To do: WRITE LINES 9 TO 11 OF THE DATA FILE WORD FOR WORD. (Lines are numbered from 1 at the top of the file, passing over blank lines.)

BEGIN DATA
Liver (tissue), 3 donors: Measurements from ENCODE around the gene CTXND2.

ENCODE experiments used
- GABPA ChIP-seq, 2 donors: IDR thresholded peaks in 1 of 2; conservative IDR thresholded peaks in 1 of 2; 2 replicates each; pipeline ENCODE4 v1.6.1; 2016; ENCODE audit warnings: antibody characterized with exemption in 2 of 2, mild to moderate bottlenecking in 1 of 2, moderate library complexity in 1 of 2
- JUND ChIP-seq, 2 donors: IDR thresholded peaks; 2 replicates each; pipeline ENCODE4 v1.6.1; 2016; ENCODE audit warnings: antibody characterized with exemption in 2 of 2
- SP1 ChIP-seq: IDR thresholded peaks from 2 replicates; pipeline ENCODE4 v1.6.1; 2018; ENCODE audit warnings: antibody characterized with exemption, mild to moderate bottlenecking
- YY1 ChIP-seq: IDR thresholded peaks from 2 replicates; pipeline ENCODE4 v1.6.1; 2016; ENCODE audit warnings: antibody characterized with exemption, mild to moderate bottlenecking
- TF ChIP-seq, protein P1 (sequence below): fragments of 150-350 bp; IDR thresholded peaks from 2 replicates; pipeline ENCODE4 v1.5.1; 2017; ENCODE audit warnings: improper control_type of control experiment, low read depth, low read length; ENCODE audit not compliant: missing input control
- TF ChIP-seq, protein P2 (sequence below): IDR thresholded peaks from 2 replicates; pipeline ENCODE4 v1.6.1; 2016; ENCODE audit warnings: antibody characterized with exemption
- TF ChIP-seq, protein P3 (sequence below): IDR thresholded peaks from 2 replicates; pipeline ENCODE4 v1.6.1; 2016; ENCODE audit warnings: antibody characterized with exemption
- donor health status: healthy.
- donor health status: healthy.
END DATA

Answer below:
- TF ChIP-seq, protein P3 (sequence below): IDR thresholded peaks from 2 replicates; pipeline ENCODE4 v1.6.1; 2016; ENCODE audit warnings: antibody characterized with exemption
- donor health status: healthy.
- donor health status: healthy.